• 9. Let us follow a single red blood cell (RBC) through one full cycle along the circulatory pathway. Remember that RBCs carry oxygen throughout the body. Since the blood travels endlessly, an arbitrary choice must be made of a starting point to describe the RBC's route. We will begin at the point where the RBC has delivered its oxygen to a cell in need and is on its return back to the heart. 1. Once the deoxygenated red blood cell (RBC) returns to the heart, it enters either through the superior vana cava or the inferior vena cava. The superior vena cava returns deoxygenated blood from the upper part of the body to the heart. The inferior vena cava returns deoxygenated blood from the lower part of the body to the heart. These large veins lead into the right atrium. 2. The RBC passes through the tricuspid valve into the right ventricle. 3. The RBC is then pumped through the pulmonary valve into the pulmonary artery and on to the lungs. There the RBC gives off carbon dioxide and picks up oxygen. 4. The RBC returns to the heart through a pulmonary vein, enters the left atrium, passes through the mitral valve, and flows into the left ventricle. 5. The left ventricle pumps the fully oxygenated RBC through the aortic valve, into the aorta, the body's main artery, and out to the body. 6. From the aorta, the RBC flows into one of the many arteries of the body, through the arterioles, and then to the capillaries, where the RBC will deliver oxygen and nutrients to the cells and remove wastes and carbon dioxide. Next it moves through the venules, veins, and on to the vena cava in a deoxygenated state, and returns to the heart, only to begin its repetitive journey once again. This whole process has taken approximately 20 seconds! That single RBC will travel about 950 miles (more than 1500 kilometers) in its brief 4-month lifetime! Blood Vessels Blood vessels are the body’s highways that allow blood to flow quickly and efficiently from the heart to every region of the body and back again. The size of blood vessels corresponds with the amount of blood that passes through the vessel. All blood vessels contain a hollow area called the lumen through which blood is 9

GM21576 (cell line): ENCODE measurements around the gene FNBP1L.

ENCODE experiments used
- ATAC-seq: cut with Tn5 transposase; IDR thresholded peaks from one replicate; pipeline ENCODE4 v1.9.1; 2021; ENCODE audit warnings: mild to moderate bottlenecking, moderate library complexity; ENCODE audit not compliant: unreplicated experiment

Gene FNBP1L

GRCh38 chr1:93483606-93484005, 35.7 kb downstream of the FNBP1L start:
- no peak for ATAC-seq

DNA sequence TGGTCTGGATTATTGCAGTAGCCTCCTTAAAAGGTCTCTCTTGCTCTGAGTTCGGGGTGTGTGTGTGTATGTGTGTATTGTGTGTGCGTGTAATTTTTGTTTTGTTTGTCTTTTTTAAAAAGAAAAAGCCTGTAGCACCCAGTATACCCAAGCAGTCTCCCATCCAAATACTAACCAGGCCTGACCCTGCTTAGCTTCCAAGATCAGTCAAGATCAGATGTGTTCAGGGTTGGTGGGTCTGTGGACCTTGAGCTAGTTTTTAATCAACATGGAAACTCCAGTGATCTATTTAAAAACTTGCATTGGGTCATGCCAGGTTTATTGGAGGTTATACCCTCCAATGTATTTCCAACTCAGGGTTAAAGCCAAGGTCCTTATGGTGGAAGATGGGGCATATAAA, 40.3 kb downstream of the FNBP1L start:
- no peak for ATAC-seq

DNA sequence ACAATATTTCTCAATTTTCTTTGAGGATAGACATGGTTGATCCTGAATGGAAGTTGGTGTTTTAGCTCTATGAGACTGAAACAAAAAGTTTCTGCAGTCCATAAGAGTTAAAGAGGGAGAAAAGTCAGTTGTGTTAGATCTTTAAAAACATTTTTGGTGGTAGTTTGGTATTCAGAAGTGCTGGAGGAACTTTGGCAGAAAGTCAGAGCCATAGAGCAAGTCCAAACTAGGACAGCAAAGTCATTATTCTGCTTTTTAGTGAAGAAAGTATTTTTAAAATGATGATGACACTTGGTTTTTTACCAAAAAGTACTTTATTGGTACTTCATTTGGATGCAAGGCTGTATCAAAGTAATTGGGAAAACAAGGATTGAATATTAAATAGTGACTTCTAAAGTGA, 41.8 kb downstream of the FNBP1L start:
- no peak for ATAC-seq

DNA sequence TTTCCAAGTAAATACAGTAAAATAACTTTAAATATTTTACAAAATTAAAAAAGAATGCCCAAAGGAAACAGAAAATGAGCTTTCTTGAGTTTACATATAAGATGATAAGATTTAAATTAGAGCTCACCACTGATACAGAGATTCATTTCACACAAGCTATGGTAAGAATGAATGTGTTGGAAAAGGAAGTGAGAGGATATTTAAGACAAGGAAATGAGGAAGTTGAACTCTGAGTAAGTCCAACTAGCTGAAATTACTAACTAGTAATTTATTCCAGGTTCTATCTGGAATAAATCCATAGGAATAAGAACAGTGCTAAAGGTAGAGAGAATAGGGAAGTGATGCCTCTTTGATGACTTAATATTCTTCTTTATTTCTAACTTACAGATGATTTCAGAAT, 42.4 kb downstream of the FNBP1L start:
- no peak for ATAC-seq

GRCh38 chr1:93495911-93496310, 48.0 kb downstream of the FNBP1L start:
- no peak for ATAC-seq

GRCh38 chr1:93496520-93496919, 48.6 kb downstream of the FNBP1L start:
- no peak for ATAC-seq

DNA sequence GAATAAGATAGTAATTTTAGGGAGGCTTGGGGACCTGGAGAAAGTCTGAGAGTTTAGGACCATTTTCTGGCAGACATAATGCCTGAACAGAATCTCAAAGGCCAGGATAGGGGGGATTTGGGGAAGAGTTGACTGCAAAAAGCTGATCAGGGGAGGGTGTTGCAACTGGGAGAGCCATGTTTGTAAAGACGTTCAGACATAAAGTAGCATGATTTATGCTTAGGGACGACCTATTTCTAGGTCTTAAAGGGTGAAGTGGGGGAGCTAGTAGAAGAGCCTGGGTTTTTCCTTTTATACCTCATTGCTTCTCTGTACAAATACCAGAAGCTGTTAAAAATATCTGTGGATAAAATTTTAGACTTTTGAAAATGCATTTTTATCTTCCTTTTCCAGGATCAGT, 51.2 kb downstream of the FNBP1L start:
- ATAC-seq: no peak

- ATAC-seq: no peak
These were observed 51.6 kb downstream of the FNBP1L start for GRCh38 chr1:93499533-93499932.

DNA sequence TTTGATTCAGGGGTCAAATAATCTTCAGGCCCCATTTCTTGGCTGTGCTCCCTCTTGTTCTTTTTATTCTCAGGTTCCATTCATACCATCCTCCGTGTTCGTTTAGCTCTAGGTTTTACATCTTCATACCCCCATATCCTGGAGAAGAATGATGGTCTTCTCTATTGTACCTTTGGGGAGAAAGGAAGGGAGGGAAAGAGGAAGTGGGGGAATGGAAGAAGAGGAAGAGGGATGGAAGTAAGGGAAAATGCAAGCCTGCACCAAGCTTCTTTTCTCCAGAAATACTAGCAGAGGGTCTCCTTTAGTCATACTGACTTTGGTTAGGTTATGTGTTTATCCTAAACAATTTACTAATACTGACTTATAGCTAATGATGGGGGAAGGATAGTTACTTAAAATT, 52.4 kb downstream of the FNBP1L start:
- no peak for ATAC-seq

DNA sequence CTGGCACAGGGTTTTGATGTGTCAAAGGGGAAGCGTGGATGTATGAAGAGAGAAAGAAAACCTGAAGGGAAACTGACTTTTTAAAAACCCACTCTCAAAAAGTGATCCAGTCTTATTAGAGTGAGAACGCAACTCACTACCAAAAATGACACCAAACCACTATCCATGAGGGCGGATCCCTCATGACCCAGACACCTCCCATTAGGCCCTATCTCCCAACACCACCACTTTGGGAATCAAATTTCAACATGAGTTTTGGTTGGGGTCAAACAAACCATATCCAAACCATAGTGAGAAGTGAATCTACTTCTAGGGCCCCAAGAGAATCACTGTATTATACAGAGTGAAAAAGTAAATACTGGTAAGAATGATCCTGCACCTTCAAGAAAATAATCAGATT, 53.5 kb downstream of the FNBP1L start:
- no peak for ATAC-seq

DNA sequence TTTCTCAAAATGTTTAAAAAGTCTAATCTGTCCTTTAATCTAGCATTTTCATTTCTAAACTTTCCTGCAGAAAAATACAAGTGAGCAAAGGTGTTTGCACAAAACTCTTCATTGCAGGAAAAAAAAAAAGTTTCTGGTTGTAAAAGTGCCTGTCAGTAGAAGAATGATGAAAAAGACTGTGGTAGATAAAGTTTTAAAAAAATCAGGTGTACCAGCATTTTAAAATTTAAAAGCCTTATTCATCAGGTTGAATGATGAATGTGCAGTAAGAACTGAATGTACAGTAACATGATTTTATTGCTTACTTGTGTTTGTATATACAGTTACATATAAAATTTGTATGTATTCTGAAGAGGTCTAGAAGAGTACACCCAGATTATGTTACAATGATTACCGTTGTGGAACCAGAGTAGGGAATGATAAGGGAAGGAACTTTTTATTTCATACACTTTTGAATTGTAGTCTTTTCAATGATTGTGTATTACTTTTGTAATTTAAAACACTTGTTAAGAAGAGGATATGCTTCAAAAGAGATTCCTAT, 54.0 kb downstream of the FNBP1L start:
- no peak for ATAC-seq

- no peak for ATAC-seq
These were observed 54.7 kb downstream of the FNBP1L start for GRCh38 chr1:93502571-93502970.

• 10. able to flow. Around the lumen is the wall of the vessel, which may be thin in the case of capillaries or very thick in the case of arteries. All blood vessels are lined with a thin layer of simple squamous epithelium known as the endothelium that keeps blood cells inside of the blood vessels and prevents clots from forming. The endothelium lines the entire circulatory system, all the way to the interior of the heart, where it is called the endocardium. Figure 6: Three types of blood vessels There are three major types of blood vessels: arteries, capillaries and veins. Blood vessels are often named after either the region of the body through which they carry blood or for nearby structures. For example, the brachiocephalic artery 10